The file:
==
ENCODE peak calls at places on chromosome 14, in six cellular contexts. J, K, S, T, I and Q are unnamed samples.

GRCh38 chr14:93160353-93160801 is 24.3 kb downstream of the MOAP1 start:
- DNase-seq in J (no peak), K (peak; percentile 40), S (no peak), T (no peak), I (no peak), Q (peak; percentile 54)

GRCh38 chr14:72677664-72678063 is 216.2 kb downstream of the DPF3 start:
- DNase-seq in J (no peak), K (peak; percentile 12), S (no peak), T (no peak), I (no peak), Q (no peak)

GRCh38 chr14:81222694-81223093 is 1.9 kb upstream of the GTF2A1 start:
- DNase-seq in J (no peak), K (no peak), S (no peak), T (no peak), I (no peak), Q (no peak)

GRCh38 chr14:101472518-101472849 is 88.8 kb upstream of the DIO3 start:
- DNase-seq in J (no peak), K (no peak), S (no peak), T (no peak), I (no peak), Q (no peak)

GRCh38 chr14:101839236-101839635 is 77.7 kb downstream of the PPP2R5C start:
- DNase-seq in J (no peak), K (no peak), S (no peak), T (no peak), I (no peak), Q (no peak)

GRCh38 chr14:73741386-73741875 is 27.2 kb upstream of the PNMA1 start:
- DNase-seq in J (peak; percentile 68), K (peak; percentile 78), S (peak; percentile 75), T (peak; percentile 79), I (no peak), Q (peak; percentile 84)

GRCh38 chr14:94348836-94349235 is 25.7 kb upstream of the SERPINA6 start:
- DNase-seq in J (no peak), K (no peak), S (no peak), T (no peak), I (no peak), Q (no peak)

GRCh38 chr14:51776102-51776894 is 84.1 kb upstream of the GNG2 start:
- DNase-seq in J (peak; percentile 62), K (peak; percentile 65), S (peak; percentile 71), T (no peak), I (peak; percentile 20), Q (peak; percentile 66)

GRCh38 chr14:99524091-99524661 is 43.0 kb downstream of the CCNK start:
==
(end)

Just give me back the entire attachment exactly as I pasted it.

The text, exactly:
ENCODE peak calls at places on chromosome 14, in six cellular contexts. J, K, S, T, I and Q are unnamed samples.

GRCh38 chr14:93160353-93160801 is 24.3 kb downstream of the MOAP1 start:
- DNase-seq in J (no peak), K (peak; percentile 40), S (no peak), T (no peak), I (no peak), Q (peak; percentile 54)

GRCh38 chr14:72677664-72678063 is 216.2 kb downstream of the DPF3 start:
- DNase-seq in J (no peak), K (peak; percentile 12), S (no peak), T (no peak), I (no peak), Q (no peak)

GRCh38 chr14:81222694-81223093 is 1.9 kb upstream of the GTF2A1 start:
- DNase-seq in J (no peak), K (no peak), S (no peak), T (no peak), I (no peak), Q (no peak)

GRCh38 chr14:101472518-101472849 is 88.8 kb upstream of the DIO3 start:
- DNase-seq in J (no peak), K (no peak), S (no peak), T (no peak), I (no peak), Q (no peak)

GRCh38 chr14:101839236-101839635 is 77.7 kb downstream of the PPP2R5C start:
- DNase-seq in J (no peak), K (no peak), S (no peak), T (no peak), I (no peak), Q (no peak)

GRCh38 chr14:73741386-73741875 is 27.2 kb upstream of the PNMA1 start:
- DNase-seq in J (peak; percentile 68), K (peak; percentile 78), S (peak; percentile 75), T (peak; percentile 79), I (no peak), Q (peak; percentile 84)

GRCh38 chr14:94348836-94349235 is 25.7 kb upstream of the SERPINA6 start:
- DNase-seq in J (no peak), K (no peak), S (no peak), T (no peak), I (no peak), Q (no peak)

GRCh38 chr14:51776102-51776894 is 84.1 kb upstream of the GNG2 start:
- DNase-seq in J (peak; percentile 62), K (peak; percentile 65), S (peak; percentile 71), T (no peak), I (peak; percentile 20), Q (peak; percentile 66)

GRCh38 chr14:99524091-99524661 is 43.0 kb downstream of the CCNK start: